Murals create a sense of community. They brighten up city streets and uplift neighbourhoods, creating an opportunity for connection.
Hence, BlackBrick has partnered with artists to bring a taste of South African and global culture to each of their hotels.
"Murals and art play a large part of BlackBrick's culture. These art elements capture parts of society and add meaning to public spaces. Due to these works of art being so essential to neighbourhood upliftment, we've decided to incorporate that approach in our rooms. The art gives the spaces a unique identity and allows us to start a conversation with our guests," says Boipelo Molwela, programme curator of BlackBrick.
The unique murals In BlackBrick's two Sandton properties, are created by Fhatuwani Mukheli, Sarah Grace, GreyRoom and Sadie Clayton.
Fhatuwani's work focuses on changing peoples' perspectives and perceptions of humble beginnings. He draws inspiration from his childhood in a township, and much of his colourful work centres around the concept of safe spaces, often featuring images of children in their parents' arms.
Sarah draws on her love for nature and the beauty of the African continent. Her work features non-traditional methods of painting – such as pouring, scraping and sliding paint over the canvas – to mimic the stains and pools of colour that echo shadows and textures found in natural spaces.
GreyRoom by Jonette Schoeman aims to use textiles to tell inspiring stories through texture and pattern. Her hand woven artworks feature earthy, muted tones and textures, creating a balance between sophisticated, modern design and connection to the natural world.
Sadie is well known for her copper artworks. She aims to channel copper's natural healing powers to reinvigorate individuals, communities, and the environment with each piece. Sadie explores cultural diversity in her work, hoping to bring like-minded souls together to create a sense of community and shared creativity.
At the Bedfordview property, artists Naledi Modupi and Jay Carson exhibit.
Naledi is a multi-dimensional visual artist who seamlessly manoeuvres between digital art territories and traditional art mediums. Her work is inspired by the beauty of blackness, and she aims to inspire confidence in those who see themselves in her work.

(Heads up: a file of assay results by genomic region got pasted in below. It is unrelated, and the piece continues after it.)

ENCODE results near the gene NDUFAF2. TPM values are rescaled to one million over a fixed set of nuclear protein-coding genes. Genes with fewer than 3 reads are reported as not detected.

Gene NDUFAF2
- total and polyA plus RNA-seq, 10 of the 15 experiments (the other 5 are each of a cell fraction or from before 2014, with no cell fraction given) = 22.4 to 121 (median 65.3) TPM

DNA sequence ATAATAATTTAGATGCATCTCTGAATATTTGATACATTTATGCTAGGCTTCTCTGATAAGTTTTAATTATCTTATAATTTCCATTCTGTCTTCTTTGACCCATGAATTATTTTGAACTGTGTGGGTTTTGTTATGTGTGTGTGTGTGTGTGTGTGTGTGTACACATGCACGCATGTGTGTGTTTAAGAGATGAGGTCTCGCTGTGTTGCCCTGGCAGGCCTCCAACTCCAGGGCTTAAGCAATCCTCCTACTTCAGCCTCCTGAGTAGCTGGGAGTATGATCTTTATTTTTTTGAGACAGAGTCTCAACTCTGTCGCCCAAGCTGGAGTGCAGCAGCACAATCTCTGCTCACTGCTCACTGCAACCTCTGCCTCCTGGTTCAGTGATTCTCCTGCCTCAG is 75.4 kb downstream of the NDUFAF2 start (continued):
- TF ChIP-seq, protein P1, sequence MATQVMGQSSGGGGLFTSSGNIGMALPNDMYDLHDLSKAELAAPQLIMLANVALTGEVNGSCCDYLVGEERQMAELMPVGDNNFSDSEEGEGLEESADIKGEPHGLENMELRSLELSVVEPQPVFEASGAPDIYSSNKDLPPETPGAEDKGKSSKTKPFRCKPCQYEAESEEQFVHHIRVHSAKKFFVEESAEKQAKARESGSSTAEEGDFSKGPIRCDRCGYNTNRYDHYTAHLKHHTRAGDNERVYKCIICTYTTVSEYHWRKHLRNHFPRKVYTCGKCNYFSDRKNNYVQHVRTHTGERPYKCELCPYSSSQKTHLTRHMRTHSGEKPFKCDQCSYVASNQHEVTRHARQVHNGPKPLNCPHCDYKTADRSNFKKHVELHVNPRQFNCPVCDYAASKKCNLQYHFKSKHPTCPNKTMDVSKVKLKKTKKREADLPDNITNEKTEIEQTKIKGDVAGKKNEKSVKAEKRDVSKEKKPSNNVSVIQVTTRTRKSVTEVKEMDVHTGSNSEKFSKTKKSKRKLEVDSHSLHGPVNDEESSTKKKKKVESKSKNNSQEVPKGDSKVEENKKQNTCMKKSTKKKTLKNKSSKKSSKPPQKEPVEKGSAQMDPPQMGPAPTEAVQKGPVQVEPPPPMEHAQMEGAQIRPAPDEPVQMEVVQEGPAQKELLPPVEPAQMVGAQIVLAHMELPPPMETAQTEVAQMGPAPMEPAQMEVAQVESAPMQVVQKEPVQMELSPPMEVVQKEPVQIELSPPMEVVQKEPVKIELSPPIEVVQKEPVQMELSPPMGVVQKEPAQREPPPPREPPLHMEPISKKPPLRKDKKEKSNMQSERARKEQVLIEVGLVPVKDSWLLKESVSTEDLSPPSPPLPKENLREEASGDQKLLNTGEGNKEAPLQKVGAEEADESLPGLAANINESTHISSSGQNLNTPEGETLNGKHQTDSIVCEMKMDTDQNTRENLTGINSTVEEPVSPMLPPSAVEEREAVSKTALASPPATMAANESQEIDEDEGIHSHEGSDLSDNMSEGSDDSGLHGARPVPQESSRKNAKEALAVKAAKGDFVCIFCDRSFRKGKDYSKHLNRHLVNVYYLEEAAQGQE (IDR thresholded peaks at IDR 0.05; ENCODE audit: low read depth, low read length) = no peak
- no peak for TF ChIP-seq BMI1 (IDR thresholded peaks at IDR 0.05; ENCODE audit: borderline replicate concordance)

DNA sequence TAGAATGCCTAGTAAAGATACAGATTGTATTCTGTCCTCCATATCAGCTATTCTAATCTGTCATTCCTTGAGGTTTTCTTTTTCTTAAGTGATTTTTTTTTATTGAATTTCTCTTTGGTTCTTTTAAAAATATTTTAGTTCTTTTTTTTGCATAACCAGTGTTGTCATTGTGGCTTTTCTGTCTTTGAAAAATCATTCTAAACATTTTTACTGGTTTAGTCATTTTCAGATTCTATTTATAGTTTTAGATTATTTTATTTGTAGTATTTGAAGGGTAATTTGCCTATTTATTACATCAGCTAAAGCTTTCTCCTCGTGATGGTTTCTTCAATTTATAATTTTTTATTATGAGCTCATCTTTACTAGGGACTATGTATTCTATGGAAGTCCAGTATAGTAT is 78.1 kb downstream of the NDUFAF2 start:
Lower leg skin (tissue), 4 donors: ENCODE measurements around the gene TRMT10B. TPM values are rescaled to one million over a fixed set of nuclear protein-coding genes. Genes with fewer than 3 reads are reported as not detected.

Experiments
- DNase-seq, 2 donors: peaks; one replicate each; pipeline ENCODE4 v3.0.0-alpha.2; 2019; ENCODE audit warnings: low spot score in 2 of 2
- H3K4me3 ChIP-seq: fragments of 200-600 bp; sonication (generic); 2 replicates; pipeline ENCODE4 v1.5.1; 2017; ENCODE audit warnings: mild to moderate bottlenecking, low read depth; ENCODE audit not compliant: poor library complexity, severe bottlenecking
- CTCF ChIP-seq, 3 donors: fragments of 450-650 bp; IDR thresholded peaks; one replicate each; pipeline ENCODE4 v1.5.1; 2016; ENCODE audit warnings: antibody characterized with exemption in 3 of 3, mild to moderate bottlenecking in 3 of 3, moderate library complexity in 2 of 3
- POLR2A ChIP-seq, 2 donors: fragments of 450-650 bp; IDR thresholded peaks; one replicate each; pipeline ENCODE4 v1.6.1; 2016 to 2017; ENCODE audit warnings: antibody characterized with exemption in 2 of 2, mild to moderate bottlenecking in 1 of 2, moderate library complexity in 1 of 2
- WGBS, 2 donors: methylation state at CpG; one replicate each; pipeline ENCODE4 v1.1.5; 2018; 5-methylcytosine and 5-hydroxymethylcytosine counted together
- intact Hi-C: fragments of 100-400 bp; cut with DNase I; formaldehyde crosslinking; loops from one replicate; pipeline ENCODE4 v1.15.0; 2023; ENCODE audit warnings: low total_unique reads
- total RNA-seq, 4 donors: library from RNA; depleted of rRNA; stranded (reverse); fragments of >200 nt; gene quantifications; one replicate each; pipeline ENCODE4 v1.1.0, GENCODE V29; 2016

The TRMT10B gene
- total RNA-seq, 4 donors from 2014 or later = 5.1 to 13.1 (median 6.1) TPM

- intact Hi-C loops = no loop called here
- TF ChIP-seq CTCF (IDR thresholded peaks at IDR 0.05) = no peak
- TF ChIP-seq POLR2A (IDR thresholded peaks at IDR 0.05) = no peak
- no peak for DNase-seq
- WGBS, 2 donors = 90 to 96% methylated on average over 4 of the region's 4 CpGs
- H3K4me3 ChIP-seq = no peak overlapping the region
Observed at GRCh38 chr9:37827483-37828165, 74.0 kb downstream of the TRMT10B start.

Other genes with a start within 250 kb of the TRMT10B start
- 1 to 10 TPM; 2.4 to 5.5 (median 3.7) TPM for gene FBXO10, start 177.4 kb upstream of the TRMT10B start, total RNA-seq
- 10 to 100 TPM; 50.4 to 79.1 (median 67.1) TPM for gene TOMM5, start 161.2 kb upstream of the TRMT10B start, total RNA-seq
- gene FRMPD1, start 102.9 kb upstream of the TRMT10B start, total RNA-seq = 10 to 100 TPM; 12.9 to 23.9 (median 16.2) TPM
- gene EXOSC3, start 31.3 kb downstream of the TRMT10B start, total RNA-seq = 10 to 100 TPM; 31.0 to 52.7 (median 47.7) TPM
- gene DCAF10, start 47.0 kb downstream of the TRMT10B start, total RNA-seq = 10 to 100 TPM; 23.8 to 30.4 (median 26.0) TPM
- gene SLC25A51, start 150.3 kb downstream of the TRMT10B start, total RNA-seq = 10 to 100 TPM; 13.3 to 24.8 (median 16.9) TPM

Jay's artwork highlights the connection between purpose, meaning and nature. Jay uses his art to explore his identity and place in the world, inviting others to realise that they are part of something larger than themselves. Essentially, it aims to convey a sense of hope to those viewing it.
BlackBrick Cape Town
Farai Samurai, Ian Albertyn and Christopher MacClements art is on display in BlackBrick Cape Town.
Farai's art is rooted in cubism but transcends into psychological portraiture. He aims to explore the viewer's emotions, and he is deeply interested in the intersection of mental health, the body and morality. His characters are relatable, mirroring the experiences of the viewer and broader society.
Ian uses wooden blocks to build his art. Each small black and wide block represents human life and finding one's place in the world. He uses contrasting colours to explore the fight between good and evil and the idea of each of us forming part of a bigger picture.
As a former architect, Christopher's work features many of the lines and perspectives of his former trade. However, he has since turned his creativity to murals and graffiti art. He aims to explore the mind's inner workings through the circuitous process of design and collaboration.
"Each artist brings a unique perspective to our rooms, opening up a dialogue around the experiences of South Africans and their place within the world. Not only has BlackBrick included one-of-a-kind art pieces to create a sense of community among our guests, but we're also proudly providing a platform to elevate young South African artists," concludes Molwela.